Barbara Ernst Prey is not shy about admitting that her paintings have drawn fairly high-level attention.
“My paintings are in the collection of the White House; the Brooklyn museum; the Smithsonian American art museum,” Prey said.
Appointed by the President of the United States to the National Council on the Arts; recipient of the N.Y.S. Senate Women of Distinction award; globally exhibited; an adjunct professor at Williams College, her undergraduate Alma Mater – Prey has a perpetually impressive résumé. But who is the person behind the honors and awards?
What people do
Barbara Ernst Prey was born on Long Island to an artist mother who was formerly head of the design department at the Pratt Art Institute, and to a father who came from a strong academic background that inspired an appreciation of the arts.
“[My mother] had a large studio that I would go paint in when I was little,” Prey recalled. “She would take me to the museums . . . . I knew all the paintings in the Metropolitan Museum. We’d go to MOMA and she’d take me to the Whitney.”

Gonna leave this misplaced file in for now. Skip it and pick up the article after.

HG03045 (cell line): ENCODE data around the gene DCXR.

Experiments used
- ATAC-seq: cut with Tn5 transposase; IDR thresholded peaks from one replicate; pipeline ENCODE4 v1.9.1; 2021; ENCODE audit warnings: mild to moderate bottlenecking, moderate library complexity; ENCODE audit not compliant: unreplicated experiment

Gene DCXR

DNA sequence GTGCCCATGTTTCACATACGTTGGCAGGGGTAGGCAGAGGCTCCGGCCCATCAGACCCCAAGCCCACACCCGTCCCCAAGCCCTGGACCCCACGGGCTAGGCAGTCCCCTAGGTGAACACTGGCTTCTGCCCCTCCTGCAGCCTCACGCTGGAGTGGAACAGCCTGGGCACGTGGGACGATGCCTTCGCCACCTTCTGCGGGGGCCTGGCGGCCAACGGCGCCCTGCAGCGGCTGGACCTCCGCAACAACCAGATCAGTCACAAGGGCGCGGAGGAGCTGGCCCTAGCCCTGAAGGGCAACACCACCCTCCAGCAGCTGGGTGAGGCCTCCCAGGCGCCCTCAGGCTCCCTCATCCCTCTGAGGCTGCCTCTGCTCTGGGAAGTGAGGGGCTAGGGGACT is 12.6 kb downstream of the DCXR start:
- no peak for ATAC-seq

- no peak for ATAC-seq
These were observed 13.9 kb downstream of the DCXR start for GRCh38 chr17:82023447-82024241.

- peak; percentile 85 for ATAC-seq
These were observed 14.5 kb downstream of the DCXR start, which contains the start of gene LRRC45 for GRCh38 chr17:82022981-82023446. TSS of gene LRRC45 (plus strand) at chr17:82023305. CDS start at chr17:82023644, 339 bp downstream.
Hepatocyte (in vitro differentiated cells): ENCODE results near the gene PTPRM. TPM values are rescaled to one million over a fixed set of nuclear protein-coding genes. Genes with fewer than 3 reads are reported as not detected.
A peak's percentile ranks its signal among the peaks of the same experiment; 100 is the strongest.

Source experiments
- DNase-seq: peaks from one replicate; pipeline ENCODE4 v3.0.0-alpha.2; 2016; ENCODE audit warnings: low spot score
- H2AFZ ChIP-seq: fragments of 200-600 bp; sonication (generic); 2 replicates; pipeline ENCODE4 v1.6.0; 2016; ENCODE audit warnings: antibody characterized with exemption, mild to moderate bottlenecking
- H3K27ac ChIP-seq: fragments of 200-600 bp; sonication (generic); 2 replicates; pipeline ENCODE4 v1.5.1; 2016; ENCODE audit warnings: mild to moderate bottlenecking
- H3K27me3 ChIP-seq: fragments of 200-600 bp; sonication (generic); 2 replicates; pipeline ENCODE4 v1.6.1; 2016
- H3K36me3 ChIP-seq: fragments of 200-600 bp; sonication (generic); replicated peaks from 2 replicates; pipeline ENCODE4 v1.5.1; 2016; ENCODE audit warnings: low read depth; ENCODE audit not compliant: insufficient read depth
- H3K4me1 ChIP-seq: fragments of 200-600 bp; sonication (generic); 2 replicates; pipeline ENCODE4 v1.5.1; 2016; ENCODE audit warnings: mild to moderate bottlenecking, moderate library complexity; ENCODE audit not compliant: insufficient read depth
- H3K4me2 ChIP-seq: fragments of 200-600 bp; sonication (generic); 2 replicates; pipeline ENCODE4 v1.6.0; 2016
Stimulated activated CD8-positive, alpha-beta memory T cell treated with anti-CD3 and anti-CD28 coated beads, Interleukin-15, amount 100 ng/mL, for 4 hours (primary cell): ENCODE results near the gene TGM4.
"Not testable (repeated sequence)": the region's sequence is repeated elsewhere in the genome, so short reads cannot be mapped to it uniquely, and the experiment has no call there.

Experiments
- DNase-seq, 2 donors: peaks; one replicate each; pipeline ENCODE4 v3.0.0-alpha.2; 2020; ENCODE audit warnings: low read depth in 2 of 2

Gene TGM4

Prey fell into an artistic life without thinking about it, equating her mother’s studio, stacks of art books lying around, and frequent outings to museums as normal. There was no question as to what she wanted to do.
“I did paint from a very early age. My mother was always painting and when I was little she would go out and paint [en] plein air . . . and she would take me with her. So I just thought that that’s what [people] did.”
Born and brought up on Long Island, how did Prey end up with a studio and gallery in Williamstown, MA?
“[My mother and I] went up to the Berkshires once,” she recalled. “[And now], just as I was, my daughter is a student at Williams college. So my mother would come up and go painting with me, and now I’m going up and working with my daughter. So it’s a wonderful circle that comes through.”
Prey was herself an Art History major. Although she spent her junior year abroad in Germany, she emphasizes her time at Williams College, especially under the tutelage of Lane Faison, as exposing her to the “wonderful” sweep of human artistic expression.
Prey loves Albrecht Dürer; late Gothic period & Renaissance art; and Netherlandish landscape painters – but specific artists often touch her for certain elements. She cites Cezanne and John Singer Sargent’s use of color; and Renaissance woodcarver Riemenschneider for his attention to line and shapes. While on her Fulbright scholarship, she studied German Baroque architecture. It all carries over.